As Rick Porcello explained after catching his breath, pitchers do a lot of running.
One morning this week in the Tigers’ spring-training stadium, Porcello did what is called the “Tiger Mile.” He described it this way:
“You do four sets of stairs up the stadium staircase in leftfield. Then one lap around the field. Then three sets of stairs. Another lap around the field. Two sets of stairs. Another lap. And one set of stairs and finish it off with a lap.”
“I think it’s about a mile, but it feels a whole lot longer than that, especially when you get off the stairs. Ever since I’ve been here, we’ve been running this run,” Porcello said. “I’ve done it twice so far since I got down here. I’ll probably do it a couple of more times. It’s a good run for the day after you throw in a game, to flush the system out.”
Pitchers run a lot. “It’s essential,” Porcello said.
That’s because leg strength is vital in pitching. It’s hard to pitch well on a wobbly foundation.
“During the season, I actually enjoy running, believe it or not,” he said. “It’s a good time for me to decompress. It’s more of a therapeutic thing for me. By that time, I’m in pretty good shape. Spring-training running I don’t enjoy. A lot of the work we do now is not for the first half of the year. It’s for the marathon stretch, the second half of the year. That’s when you really know how hard you worked and how good of shape you are in.”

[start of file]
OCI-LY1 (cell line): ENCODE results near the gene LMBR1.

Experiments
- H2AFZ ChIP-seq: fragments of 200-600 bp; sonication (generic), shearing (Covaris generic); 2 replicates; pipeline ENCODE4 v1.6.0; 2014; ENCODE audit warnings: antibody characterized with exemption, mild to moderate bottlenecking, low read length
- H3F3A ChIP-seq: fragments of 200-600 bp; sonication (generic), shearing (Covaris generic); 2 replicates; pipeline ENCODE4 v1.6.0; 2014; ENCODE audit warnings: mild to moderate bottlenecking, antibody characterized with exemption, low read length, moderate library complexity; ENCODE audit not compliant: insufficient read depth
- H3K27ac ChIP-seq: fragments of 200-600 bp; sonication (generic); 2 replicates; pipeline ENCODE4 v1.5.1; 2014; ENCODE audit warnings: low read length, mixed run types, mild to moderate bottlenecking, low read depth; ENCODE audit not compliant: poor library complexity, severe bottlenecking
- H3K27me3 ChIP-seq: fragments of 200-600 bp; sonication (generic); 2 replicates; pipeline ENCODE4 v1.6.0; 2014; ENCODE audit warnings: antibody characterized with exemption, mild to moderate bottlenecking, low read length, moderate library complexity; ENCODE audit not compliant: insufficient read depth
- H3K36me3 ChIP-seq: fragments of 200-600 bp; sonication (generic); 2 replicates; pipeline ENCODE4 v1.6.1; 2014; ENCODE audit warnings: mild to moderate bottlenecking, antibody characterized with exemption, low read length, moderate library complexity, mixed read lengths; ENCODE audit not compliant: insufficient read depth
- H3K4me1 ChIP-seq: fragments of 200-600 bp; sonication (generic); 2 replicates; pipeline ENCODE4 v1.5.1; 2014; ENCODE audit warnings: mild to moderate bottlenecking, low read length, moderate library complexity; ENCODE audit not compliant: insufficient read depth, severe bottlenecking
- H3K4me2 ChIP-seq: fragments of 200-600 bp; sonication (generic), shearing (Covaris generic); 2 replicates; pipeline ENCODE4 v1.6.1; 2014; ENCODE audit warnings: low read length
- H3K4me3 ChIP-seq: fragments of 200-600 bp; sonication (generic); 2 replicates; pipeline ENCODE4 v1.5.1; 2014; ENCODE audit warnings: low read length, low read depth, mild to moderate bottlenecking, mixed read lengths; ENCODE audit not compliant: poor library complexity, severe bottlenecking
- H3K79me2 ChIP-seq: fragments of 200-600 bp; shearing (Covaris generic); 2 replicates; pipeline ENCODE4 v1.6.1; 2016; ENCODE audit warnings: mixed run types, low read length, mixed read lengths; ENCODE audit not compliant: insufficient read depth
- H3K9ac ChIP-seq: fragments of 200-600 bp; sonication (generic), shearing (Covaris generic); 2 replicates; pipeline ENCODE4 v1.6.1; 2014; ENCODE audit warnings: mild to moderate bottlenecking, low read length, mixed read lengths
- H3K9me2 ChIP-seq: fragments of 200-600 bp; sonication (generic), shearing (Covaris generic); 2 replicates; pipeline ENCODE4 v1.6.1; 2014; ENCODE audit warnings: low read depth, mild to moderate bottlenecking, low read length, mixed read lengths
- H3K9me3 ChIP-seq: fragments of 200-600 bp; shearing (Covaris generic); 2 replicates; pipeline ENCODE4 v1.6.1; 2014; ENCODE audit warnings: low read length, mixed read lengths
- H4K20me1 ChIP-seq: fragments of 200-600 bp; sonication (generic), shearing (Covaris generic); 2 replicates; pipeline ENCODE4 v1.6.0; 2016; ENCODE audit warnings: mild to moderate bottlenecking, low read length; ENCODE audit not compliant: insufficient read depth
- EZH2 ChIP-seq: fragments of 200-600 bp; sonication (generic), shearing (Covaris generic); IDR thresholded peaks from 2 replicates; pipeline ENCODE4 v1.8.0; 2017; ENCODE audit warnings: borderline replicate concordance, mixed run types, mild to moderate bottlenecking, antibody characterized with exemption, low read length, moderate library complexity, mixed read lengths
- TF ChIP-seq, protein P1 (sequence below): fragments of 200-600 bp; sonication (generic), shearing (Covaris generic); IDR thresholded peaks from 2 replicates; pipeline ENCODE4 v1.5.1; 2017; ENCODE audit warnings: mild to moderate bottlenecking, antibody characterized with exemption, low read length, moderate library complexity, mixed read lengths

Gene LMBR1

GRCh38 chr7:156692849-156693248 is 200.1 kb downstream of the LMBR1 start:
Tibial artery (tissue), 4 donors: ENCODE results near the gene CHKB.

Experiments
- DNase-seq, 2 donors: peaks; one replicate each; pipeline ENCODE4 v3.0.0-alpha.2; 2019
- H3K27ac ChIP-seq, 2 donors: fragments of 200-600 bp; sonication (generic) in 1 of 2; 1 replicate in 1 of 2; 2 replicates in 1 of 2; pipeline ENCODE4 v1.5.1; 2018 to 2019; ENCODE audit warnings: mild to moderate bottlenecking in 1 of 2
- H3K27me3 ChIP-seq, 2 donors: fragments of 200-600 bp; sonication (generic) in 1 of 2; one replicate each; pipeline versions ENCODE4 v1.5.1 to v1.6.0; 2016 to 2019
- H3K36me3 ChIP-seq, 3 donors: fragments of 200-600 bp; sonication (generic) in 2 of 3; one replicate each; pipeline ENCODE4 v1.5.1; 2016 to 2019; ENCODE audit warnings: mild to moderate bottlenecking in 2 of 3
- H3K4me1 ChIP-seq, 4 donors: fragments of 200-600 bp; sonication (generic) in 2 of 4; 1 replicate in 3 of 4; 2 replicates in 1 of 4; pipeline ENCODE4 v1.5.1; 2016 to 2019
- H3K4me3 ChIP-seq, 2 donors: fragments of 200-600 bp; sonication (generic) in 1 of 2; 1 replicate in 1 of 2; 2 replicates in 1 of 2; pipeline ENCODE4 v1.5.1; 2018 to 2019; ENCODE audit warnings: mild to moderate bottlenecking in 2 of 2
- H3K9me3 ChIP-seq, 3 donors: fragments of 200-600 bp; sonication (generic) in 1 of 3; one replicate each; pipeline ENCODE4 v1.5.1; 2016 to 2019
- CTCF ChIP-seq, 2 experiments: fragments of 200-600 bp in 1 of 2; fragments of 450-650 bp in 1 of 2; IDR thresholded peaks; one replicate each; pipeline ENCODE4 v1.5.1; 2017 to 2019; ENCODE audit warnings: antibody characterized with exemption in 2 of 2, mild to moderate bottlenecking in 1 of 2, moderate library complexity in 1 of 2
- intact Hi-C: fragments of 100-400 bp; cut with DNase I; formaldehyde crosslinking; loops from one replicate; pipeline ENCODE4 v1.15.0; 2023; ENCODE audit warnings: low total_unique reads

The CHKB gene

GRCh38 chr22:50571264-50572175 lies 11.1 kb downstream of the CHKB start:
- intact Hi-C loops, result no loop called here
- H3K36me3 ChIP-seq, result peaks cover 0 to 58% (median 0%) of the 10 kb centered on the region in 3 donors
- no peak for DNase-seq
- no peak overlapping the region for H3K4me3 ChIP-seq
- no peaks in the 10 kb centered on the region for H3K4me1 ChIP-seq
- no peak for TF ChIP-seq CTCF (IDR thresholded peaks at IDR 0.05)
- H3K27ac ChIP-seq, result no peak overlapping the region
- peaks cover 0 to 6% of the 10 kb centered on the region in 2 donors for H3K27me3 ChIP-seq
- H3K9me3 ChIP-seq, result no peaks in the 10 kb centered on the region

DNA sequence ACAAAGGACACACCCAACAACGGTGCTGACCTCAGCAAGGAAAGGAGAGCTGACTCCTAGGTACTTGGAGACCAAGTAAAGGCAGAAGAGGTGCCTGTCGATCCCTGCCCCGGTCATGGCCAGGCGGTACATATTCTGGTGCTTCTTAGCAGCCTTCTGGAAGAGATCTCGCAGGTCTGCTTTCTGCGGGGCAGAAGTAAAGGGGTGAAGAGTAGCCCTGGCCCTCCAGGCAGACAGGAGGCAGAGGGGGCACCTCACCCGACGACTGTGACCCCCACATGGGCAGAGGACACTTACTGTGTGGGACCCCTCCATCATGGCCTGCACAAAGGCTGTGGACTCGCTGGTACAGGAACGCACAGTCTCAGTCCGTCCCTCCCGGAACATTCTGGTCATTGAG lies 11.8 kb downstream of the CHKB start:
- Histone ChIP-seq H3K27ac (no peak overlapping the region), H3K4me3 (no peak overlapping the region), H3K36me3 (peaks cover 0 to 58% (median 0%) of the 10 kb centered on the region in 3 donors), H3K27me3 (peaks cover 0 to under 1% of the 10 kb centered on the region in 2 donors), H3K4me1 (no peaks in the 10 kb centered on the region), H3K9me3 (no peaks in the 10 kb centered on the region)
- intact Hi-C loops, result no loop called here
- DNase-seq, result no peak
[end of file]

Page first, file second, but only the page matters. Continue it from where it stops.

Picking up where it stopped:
Porcello is one of many pitchers who got to camp several days early. They have been doing unsupervised workouts leading up to the first formalized workouts with the coaching staff today — the official 2014 start of the long run.
THE VETERANS: In his description of the Tiger Mile, Porcello used the phrase “ever since I’ve been here.”
That shows how you how fast time goes. Porcello is 25, but this will be his sixth Tigers season. The only current Tigers who have been with the team longer than Porcello are Justin Verlander (eight seasons) and Miguel Cabrera (six seasons).